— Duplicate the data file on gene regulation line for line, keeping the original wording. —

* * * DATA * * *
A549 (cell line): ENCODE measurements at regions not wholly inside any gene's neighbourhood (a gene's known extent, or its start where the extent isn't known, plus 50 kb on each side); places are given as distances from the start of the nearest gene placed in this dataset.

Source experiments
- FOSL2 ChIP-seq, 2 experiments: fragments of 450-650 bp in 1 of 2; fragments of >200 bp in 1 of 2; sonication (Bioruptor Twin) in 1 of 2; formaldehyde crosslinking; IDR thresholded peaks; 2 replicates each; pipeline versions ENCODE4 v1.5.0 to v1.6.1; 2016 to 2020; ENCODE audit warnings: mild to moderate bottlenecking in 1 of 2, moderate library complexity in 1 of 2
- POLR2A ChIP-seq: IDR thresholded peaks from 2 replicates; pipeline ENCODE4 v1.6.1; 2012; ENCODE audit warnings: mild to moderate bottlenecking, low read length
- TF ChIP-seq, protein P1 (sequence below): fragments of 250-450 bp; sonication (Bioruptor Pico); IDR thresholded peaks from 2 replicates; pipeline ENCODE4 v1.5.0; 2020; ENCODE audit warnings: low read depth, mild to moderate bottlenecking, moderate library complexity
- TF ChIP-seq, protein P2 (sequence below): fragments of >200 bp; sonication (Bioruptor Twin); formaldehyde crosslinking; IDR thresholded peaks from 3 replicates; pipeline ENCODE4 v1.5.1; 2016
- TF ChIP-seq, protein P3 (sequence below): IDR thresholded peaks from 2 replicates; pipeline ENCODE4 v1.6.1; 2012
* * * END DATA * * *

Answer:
A549 (cell line): ENCODE measurements at regions not wholly inside any gene's neighbourhood (a gene's known extent, or its start where the extent isn't known, plus 50 kb on each side); places are given as distances from the start of the nearest gene placed in this dataset.

Source experiments
- FOSL2 ChIP-seq, 2 experiments: fragments of 450-650 bp in 1 of 2; fragments of >200 bp in 1 of 2; sonication (Bioruptor Twin) in 1 of 2; formaldehyde crosslinking; IDR thresholded peaks; 2 replicates each; pipeline versions ENCODE4 v1.5.0 to v1.6.1; 2016 to 2020; ENCODE audit warnings: mild to moderate bottlenecking in 1 of 2, moderate library complexity in 1 of 2
- POLR2A ChIP-seq: IDR thresholded peaks from 2 replicates; pipeline ENCODE4 v1.6.1; 2012; ENCODE audit warnings: mild to moderate bottlenecking, low read length
- TF ChIP-seq, protein P1 (sequence below): fragments of 250-450 bp; sonication (Bioruptor Pico); IDR thresholded peaks from 2 replicates; pipeline ENCODE4 v1.5.0; 2020; ENCODE audit warnings: low read depth, mild to moderate bottlenecking, moderate library complexity
- TF ChIP-seq, protein P2 (sequence below): fragments of >200 bp; sonication (Bioruptor Twin); formaldehyde crosslinking; IDR thresholded peaks from 3 replicates; pipeline ENCODE4 v1.5.1; 2016
- TF ChIP-seq, protein P3 (sequence below): IDR thresholded peaks from 2 replicates; pipeline ENCODE4 v1.6.1; 2012